"Gdansk: Conflicting Fortunes"
Gdansk has had a politically complicated history. There is a clue in its name: Gdansk (Polish), Gduńsk (Kashubian) and Danzig (German). Few cities’ keys can have slipped through so many pairs of hands. It has been at the start and end of empires; it has been fought over by the Teutonic Knights and Polish nobles; subsumed into Prussia and thence Germany; featured in various wars of religion; been the jewel in the Hanseatic League’s trading empire; a traded piece in statecraft and war; a Free City; the object of nationalist fervour, and the place where the workers of Solidarity/Solidarność found that the state, founded in their name, was an incarcerator not a liberator.
The rest is history as well. Gdansk, as so often in the Polish story, came to play a vital role in the collapse of Soviet-inspired totalitarianism across the whole of Eastern Europe. It has been totemic in Poland’s history. As the first domino to fall – it paved the way for a transformation quite as enormous and far-reaching as anything in its history.
Gdansk is a rich mix of the real, the restored jand the redolent. Its destruction during WWII was the product of a war of annihilation in which cultural obliteration took many forms not least of which was the systematised destruction of the people, polity and place. In this respect it is not just a city reborn from destruction, it is an instrument and component of a renaissance – a symbol of the rebirth of a nation – Poland.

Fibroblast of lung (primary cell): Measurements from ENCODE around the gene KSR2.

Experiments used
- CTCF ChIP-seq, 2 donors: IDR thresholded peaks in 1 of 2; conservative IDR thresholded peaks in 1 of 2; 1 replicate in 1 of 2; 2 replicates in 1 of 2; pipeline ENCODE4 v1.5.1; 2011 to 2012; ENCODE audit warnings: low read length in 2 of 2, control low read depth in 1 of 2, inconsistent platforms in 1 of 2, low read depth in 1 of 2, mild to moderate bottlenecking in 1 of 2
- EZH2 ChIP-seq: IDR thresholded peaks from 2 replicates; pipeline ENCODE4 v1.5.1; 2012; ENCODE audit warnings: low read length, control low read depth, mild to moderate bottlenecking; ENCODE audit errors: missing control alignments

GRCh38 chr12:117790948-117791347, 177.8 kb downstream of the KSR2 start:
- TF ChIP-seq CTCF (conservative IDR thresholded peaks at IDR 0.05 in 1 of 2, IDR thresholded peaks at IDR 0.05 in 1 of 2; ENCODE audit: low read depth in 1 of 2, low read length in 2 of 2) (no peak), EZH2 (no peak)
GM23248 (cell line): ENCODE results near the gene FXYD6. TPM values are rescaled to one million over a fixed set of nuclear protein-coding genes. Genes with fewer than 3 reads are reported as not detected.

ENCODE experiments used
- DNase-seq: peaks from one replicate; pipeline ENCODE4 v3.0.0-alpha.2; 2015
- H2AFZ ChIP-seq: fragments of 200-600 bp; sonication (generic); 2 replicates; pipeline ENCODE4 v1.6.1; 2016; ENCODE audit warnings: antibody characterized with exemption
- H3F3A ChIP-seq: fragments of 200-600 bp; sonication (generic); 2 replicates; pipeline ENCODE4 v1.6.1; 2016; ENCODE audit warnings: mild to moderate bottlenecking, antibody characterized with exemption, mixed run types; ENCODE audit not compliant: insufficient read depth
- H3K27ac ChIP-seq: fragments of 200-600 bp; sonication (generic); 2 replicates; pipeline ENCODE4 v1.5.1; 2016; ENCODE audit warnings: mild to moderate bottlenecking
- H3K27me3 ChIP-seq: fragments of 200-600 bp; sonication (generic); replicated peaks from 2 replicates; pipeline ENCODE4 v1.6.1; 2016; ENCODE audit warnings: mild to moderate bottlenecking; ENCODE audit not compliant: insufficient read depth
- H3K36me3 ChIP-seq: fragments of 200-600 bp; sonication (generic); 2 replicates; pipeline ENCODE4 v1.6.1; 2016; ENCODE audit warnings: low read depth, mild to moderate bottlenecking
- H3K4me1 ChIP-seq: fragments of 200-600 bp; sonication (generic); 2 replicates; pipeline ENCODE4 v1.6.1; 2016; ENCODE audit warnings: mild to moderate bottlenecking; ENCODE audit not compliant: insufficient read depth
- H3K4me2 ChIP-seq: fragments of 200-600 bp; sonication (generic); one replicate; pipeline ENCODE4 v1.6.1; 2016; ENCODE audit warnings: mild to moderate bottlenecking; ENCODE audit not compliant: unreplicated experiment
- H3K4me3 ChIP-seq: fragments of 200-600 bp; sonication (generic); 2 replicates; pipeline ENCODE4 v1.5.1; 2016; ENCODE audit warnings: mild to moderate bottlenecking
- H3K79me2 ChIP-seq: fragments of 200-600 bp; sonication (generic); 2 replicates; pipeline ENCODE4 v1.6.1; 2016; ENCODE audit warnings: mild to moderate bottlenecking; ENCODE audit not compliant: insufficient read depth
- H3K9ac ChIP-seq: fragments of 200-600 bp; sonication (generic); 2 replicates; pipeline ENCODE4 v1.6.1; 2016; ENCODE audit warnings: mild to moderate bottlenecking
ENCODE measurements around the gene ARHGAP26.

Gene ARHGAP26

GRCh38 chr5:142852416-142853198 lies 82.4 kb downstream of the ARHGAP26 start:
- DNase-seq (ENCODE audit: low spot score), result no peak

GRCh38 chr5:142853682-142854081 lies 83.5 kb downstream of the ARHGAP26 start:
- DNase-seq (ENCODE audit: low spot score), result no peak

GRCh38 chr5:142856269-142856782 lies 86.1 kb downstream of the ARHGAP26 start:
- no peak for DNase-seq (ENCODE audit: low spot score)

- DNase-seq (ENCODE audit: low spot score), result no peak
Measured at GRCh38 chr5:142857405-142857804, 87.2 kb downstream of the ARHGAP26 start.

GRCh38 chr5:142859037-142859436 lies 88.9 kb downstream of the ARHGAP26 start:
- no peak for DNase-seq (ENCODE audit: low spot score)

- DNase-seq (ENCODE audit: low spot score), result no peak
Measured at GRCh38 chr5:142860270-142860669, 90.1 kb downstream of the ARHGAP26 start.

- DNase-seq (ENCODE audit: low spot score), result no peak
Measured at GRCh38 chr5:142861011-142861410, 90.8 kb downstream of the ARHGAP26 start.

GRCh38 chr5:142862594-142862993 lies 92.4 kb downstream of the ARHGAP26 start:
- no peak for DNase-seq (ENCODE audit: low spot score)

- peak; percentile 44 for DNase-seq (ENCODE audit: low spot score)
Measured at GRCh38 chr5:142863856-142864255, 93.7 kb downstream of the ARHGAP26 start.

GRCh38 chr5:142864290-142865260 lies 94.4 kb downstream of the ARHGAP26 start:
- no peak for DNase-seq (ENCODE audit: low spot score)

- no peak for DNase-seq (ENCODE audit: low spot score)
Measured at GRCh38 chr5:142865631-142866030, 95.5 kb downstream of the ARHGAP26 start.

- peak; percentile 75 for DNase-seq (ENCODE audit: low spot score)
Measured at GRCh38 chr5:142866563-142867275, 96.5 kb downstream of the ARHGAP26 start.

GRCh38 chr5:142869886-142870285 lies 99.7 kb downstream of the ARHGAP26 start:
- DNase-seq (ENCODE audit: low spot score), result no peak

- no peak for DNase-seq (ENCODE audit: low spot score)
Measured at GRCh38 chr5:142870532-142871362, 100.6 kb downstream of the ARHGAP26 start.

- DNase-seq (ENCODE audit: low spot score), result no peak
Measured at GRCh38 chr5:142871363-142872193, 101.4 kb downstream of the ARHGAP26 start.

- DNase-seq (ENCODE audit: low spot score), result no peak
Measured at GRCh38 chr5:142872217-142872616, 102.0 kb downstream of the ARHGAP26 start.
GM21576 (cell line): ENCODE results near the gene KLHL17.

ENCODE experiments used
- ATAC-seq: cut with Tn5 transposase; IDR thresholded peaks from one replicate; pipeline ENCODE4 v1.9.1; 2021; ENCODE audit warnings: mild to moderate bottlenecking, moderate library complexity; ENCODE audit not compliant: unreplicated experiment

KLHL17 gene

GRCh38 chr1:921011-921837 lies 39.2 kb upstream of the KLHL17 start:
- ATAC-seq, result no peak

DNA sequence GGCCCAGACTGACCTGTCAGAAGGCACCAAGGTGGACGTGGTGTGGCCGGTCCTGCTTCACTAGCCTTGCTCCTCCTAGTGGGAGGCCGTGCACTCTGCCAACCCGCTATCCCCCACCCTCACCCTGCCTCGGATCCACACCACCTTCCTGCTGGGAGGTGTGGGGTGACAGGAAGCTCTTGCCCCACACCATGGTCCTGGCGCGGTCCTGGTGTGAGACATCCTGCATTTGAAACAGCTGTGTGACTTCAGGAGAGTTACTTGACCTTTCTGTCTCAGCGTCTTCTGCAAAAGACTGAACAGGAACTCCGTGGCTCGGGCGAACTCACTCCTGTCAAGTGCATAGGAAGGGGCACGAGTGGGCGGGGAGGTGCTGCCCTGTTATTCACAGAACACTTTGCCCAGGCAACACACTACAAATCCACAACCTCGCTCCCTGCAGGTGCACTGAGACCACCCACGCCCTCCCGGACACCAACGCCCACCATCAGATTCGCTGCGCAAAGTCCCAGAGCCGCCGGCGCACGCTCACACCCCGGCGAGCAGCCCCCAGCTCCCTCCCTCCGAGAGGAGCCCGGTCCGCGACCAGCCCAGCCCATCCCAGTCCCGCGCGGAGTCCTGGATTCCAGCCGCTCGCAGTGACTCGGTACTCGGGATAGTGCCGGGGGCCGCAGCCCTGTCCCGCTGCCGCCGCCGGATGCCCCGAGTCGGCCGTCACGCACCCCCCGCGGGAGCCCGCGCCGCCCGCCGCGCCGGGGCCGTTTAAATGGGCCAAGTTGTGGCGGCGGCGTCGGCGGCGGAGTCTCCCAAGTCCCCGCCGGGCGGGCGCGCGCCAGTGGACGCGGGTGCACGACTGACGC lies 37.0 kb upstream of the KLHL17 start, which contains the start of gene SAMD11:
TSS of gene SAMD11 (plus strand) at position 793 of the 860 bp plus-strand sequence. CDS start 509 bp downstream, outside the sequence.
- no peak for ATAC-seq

The context of the Memory of Water artists residences in Gdansk has been to prevent “progress” from carrying out a similar obliteration of its modern, industrial and shipbuilding history, albeit in a different manner to the incidental, accidental and intentional methods used between 1939 and 1945.
The city, country and people have too much invested in their sense of place and identity to allow history to be obliterated. As a consequence, much of the efforts of local artists and community groups has been in the field of conservation and preservation. Gdansk still retains its symbolic cranes, buildings and the emblematic gates that once opened and closed on the Lenin Shipyard and where Lech Walesa’s presented the Interfactory Strike Committee/Międzyzakładowy Komitet Strajkowy (MKS) charter of 21 demands on 17 August, 1980.
Fablevison founder and director
Doctoral Researcher, University of the West of Scotland Artist, Teacher and free-lance consultant specialising in cultural planning
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